This is a retrospective analysis of data from case records of 558 women with gynecological malignancies managed in the Department of Obstetrics and Gynaecology, Women and Children Hospital, JIPMER, Puducherry, over a period of 2 years (January 2016 to December 2017). Details of the data collection included age, parity, type and stage of malignancy, and the surgical procedure performed. Results were analyzed for women with ≤40 years of age with respect to age group, stage of the malignancy, and type of malignancies and expressed in percentages or frequencies.


  Results Top


Out of the 558 women who were admitted to our hospital for the treatment of gynecological tumors, 127 (22.75%) were ≤40 years of age and out of these, 50 (39.3%) had histopathologically proven gynecological malignancy. The most common malignancy was ovarian carcinoma (58%) followed by cervical carcinoma (24%) and endometrial carcinoma (14%) [Figure 1].
Figure 1: Gynecological malignancies ≤40 years of age

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The clinical profile is shown in [Table 1]. The mean age of women with carcinoma cervix and carcinoma endometrium was 37 and 35 years, respectively. All women with carcinoma cervix and carcinoma endometrium were multiparous with live children. In ovarian cancer, 52% were nulliparous and 58% presented as Stage I disease. All women with endometrial cancer were diagnosed in Stage I. Majority of women with carcinoma cervix were Stage II and 33% were Stage I. Other malignancies included carcinoma vulva in one case and choriocarcinoma in another case.
Table 1: Clinical profile of young women with gynecological malignancies

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[Table 2] shows the stage of disease with respect to age. The mean age of women with ovarian carcinoma was found to be 25 years. In 29 women with carcinoma ovary, 11 (37.9%) were nulliparous/uniparous. Fertility preservation surgeries were done in 15/29 (51.7%) women with ovarian malignancies. Forty percent (6/15) of women who underwent fertility preservation surgeries in Stages I and II received chemotherapy.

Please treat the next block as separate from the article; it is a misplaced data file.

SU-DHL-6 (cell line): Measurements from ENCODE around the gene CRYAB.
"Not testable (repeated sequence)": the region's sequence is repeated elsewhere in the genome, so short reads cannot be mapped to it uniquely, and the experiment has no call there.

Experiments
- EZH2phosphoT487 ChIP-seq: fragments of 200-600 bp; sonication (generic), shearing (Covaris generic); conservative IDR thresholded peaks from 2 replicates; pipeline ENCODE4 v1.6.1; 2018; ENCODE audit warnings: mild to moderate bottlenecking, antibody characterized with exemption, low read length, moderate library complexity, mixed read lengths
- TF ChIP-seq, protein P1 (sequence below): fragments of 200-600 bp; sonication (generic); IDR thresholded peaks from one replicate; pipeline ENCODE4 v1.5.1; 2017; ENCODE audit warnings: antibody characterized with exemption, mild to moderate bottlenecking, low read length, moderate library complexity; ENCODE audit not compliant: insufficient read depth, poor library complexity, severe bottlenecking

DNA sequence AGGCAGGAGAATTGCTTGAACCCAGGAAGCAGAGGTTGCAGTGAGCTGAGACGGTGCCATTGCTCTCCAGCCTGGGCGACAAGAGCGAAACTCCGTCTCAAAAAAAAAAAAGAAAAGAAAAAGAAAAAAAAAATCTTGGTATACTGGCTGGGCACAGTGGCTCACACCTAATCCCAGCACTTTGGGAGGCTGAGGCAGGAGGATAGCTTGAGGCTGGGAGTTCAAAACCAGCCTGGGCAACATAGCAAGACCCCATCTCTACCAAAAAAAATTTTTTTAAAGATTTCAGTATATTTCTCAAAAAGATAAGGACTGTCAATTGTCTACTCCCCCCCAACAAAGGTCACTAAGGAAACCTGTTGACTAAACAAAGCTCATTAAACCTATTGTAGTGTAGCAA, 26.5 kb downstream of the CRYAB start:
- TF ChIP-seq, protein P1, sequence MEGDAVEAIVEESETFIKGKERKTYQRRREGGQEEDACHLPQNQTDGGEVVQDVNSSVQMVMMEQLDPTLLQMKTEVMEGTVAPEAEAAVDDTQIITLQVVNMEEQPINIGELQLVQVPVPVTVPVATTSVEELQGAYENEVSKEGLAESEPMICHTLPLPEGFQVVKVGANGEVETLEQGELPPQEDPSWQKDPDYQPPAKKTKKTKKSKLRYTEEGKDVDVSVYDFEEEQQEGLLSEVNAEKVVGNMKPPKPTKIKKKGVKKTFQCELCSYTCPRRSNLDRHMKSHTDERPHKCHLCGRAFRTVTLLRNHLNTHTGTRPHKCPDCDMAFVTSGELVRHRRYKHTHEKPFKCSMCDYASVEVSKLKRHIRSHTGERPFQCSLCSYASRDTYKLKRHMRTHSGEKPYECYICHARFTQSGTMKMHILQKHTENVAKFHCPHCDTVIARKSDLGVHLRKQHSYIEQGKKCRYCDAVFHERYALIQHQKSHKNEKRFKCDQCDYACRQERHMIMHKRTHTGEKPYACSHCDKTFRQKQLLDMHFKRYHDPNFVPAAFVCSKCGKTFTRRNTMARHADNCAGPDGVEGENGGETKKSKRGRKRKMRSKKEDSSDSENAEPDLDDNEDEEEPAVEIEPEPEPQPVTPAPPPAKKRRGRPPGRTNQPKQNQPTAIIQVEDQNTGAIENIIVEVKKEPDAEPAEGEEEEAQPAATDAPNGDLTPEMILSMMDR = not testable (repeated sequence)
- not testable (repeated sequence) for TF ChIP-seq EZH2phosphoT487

Table 2: Stage of ovarian carcinoma with respect to age

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The type of fertility preservation surgeries performed and further management is shown in [Table 3].
Table 3: Fertility preservation surgeries

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Majority (86.6%) underwent cystectomy/ovariotomy as the surgical staging was Stage I.

Forty percent of the women received chemotherapy.

The most common malignancy was surface epithelial tumors followed by germ cell tumors. Germ cell tumors presented at very young age (<25 years). Surface epithelial tumors presented most commonly between 26 and 35 years of age [Table 4].
Table 4: Type of ovarian malignancies

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Among the surface epithelial tumors and germ cell tumors, serous cystadenocarcinoma (70.5%) and dysgerminoma (60%) were the most common, respectively [Table 5].
Table 5: Histopathological diagnosis of ovarian malignancies

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  Discussion Top


Fertility preservation surgeries in gynecological malignancies include conization radical trachelectomy for carcinoma cervix, unilateral salpingo-ovariotomy for ovarian tumors, and endometrial resection with hormone therapy for endometrial cancer.[1]